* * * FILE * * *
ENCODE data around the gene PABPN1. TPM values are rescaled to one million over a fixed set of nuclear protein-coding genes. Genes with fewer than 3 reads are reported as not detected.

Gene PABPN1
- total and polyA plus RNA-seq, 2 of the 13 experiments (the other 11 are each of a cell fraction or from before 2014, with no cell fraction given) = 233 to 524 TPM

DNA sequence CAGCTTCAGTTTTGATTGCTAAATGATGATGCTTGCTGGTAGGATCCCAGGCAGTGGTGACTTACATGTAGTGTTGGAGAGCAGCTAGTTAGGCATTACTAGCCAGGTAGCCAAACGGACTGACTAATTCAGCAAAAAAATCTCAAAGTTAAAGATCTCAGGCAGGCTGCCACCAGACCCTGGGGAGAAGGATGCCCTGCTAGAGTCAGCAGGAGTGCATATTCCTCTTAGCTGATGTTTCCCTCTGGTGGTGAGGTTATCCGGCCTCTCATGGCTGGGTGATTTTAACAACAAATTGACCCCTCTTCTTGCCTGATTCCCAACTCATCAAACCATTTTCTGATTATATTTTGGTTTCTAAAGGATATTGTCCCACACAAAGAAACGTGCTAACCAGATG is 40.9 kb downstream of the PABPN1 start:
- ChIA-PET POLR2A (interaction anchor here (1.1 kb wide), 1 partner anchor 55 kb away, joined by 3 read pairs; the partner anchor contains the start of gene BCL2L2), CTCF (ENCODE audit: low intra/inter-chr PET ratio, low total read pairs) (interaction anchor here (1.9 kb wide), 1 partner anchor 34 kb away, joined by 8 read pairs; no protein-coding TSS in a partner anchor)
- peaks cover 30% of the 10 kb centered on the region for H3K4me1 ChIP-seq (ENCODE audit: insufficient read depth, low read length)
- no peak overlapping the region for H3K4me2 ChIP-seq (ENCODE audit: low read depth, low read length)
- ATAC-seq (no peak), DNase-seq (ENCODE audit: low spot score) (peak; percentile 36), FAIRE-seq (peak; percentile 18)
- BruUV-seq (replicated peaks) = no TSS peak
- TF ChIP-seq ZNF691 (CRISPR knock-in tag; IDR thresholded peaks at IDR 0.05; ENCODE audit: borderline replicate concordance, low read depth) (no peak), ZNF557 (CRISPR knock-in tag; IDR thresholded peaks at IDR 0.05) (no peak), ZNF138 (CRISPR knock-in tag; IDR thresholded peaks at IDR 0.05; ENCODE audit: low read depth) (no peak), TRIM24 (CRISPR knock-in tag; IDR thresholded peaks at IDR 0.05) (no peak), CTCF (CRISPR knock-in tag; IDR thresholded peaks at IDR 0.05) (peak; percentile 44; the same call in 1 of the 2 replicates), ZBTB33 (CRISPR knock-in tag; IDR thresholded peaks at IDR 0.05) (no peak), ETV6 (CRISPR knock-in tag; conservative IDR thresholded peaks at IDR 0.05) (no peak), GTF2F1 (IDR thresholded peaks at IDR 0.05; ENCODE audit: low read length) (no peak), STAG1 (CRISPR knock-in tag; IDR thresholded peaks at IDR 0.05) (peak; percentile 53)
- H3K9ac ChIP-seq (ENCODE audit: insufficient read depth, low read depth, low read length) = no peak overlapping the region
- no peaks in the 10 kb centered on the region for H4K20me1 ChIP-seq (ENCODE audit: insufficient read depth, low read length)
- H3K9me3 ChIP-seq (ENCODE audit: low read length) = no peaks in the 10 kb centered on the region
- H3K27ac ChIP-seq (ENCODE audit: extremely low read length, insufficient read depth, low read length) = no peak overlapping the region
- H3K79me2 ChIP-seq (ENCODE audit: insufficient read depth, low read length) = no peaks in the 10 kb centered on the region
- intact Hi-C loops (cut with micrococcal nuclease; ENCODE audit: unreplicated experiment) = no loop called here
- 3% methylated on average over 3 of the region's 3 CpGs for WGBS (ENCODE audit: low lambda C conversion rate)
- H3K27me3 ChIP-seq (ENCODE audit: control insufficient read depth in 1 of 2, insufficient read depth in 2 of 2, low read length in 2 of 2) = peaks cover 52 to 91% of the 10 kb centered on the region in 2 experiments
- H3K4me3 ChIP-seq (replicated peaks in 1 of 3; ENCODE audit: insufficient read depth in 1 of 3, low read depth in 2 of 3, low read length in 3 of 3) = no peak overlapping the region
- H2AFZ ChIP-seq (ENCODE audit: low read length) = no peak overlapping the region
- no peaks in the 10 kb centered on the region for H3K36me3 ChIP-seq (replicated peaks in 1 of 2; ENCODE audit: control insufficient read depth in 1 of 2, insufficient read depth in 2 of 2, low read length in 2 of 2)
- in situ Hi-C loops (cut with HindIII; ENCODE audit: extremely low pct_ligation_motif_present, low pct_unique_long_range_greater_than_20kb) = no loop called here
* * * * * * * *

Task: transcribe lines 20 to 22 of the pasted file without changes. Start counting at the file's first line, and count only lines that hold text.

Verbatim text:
- H2AFZ ChIP-seq (ENCODE audit: low read length) = no peak overlapping the region
- no peaks in the 10 kb centered on the region for H3K36me3 ChIP-seq (replicated peaks in 1 of 2; ENCODE audit: control insufficient read depth in 1 of 2, insufficient read depth in 2 of 2, low read length in 2 of 2)
- in situ Hi-C loops (cut with HindIII; ENCODE audit: extremely low pct_ligation_motif_present, low pct_unique_long_range_greater_than_20kb) = no loop called here